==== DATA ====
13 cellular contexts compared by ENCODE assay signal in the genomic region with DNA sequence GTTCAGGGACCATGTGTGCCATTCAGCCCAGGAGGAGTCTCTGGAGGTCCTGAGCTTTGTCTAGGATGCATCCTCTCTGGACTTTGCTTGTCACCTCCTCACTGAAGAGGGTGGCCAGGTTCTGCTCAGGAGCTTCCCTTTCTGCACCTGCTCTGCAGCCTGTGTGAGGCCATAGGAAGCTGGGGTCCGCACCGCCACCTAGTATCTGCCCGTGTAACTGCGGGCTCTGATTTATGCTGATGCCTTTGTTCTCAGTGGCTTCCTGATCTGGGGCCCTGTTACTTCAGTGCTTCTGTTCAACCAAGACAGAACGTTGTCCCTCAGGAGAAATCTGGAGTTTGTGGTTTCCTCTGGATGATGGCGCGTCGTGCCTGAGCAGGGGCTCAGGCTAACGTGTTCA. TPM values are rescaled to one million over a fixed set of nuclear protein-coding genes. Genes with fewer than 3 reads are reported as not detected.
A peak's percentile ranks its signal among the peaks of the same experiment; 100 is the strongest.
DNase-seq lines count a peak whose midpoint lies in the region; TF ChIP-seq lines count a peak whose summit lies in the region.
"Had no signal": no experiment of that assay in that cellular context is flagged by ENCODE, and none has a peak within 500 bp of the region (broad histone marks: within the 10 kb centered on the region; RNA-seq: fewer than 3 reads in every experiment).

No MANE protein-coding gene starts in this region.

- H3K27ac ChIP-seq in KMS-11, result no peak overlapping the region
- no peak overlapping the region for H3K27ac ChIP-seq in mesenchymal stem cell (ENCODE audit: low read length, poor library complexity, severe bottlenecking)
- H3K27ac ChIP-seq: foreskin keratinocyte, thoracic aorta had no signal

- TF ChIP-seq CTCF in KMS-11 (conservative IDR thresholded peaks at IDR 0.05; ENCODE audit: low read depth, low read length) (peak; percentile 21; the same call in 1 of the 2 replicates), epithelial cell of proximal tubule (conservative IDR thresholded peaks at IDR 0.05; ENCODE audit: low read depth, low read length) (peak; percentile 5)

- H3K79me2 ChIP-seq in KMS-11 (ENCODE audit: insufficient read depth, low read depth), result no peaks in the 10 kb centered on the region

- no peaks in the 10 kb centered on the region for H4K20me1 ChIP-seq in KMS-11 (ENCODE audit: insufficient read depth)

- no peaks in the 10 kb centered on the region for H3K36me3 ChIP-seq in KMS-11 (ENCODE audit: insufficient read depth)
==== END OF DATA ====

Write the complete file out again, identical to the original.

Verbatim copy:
13 cellular contexts compared by ENCODE assay signal in the genomic region with DNA sequence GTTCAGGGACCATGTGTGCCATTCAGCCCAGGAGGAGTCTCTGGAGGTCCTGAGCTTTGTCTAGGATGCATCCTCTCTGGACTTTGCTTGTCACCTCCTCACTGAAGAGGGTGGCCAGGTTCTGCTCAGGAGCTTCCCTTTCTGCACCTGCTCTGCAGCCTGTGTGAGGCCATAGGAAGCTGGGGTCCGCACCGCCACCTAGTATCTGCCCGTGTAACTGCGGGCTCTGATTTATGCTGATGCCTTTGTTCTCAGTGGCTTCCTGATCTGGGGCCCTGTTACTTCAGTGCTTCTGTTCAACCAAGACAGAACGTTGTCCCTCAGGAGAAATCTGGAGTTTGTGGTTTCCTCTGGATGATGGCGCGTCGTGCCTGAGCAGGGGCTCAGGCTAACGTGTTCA. TPM values are rescaled to one million over a fixed set of nuclear protein-coding genes. Genes with fewer than 3 reads are reported as not detected.
A peak's percentile ranks its signal among the peaks of the same experiment; 100 is the strongest.
DNase-seq lines count a peak whose midpoint lies in the region; TF ChIP-seq lines count a peak whose summit lies in the region.
"Had no signal": no experiment of that assay in that cellular context is flagged by ENCODE, and none has a peak within 500 bp of the region (broad histone marks: within the 10 kb centered on the region; RNA-seq: fewer than 3 reads in every experiment).

No MANE protein-coding gene starts in this region.

- H3K27ac ChIP-seq in KMS-11, result no peak overlapping the region
- no peak overlapping the region for H3K27ac ChIP-seq in mesenchymal stem cell (ENCODE audit: low read length, poor library complexity, severe bottlenecking)
- H3K27ac ChIP-seq: foreskin keratinocyte, thoracic aorta had no signal

- TF ChIP-seq CTCF in KMS-11 (conservative IDR thresholded peaks at IDR 0.05; ENCODE audit: low read depth, low read length) (peak; percentile 21; the same call in 1 of the 2 replicates), epithelial cell of proximal tubule (conservative IDR thresholded peaks at IDR 0.05; ENCODE audit: low read depth, low read length) (peak; percentile 5)

- H3K79me2 ChIP-seq in KMS-11 (ENCODE audit: insufficient read depth, low read depth), result no peaks in the 10 kb centered on the region

- no peaks in the 10 kb centered on the region for H4K20me1 ChIP-seq in KMS-11 (ENCODE audit: insufficient read depth)

- no peaks in the 10 kb centered on the region for H3K36me3 ChIP-seq in KMS-11 (ENCODE audit: insufficient read depth)